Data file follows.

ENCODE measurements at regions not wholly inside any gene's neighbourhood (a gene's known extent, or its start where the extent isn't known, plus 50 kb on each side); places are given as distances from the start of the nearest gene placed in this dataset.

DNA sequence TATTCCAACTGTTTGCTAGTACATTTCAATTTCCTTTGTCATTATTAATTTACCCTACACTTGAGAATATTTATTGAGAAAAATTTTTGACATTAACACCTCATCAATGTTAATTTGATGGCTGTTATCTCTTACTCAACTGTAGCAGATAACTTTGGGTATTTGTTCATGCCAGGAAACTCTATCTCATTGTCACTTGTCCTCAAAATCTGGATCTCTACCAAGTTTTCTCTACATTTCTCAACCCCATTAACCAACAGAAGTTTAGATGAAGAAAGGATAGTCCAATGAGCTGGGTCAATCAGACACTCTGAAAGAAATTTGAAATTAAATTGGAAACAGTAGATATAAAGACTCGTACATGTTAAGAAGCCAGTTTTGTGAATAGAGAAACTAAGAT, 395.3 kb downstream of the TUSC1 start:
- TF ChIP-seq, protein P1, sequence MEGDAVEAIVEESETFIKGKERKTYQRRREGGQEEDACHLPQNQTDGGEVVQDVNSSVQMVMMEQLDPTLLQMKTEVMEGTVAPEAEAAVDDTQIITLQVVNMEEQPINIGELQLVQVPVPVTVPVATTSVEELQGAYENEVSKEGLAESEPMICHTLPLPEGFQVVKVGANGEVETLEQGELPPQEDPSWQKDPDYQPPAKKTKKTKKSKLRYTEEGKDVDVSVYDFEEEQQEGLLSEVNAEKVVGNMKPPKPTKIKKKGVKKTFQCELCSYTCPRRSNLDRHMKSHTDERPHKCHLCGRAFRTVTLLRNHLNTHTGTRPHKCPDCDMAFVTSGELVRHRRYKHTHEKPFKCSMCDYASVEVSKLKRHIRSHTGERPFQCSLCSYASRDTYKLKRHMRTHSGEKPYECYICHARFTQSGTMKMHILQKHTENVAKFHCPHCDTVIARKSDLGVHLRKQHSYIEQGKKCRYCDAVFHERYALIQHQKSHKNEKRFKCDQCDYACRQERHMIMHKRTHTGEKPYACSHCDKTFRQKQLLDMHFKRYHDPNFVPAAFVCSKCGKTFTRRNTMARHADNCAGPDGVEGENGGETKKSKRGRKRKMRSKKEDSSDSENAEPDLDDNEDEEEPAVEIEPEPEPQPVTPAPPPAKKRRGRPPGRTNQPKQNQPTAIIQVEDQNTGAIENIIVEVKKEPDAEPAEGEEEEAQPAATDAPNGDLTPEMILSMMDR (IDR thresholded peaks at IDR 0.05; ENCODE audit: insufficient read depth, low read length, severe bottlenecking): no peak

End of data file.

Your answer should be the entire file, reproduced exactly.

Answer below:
ENCODE measurements at regions not wholly inside any gene's neighbourhood (a gene's known extent, or its start where the extent isn't known, plus 50 kb on each side); places are given as distances from the start of the nearest gene placed in this dataset.

DNA sequence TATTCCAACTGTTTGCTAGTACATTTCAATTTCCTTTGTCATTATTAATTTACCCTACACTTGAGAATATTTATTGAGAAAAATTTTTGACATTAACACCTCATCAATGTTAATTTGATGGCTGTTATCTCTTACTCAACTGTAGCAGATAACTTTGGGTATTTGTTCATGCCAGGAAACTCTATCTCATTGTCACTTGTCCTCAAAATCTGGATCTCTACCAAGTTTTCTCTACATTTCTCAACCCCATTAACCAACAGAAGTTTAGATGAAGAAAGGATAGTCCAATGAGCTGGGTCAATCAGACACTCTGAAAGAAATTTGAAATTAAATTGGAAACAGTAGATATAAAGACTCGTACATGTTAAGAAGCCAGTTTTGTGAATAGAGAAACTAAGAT, 395.3 kb downstream of the TUSC1 start:
- TF ChIP-seq, protein P1, sequence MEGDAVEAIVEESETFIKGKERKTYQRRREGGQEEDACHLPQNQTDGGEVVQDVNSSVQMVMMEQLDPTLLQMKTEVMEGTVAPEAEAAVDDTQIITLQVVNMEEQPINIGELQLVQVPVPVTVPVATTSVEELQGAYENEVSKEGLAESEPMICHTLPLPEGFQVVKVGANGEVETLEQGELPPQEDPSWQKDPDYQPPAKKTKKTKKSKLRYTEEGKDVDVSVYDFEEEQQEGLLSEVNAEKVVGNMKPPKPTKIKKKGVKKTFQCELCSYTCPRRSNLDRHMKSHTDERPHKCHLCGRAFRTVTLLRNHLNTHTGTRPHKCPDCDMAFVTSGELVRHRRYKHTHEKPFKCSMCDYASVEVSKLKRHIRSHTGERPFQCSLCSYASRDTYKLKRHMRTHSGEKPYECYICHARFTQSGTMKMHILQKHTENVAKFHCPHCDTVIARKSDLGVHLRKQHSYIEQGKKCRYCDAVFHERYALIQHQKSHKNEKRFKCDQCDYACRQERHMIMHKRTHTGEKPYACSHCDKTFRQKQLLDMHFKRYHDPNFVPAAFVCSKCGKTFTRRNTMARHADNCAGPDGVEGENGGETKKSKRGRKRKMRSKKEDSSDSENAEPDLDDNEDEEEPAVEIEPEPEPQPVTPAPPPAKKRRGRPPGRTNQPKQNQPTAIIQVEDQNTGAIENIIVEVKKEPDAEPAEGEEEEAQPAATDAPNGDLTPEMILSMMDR (IDR thresholded peaks at IDR 0.05; ENCODE audit: insufficient read depth, low read length, severe bottlenecking): no peak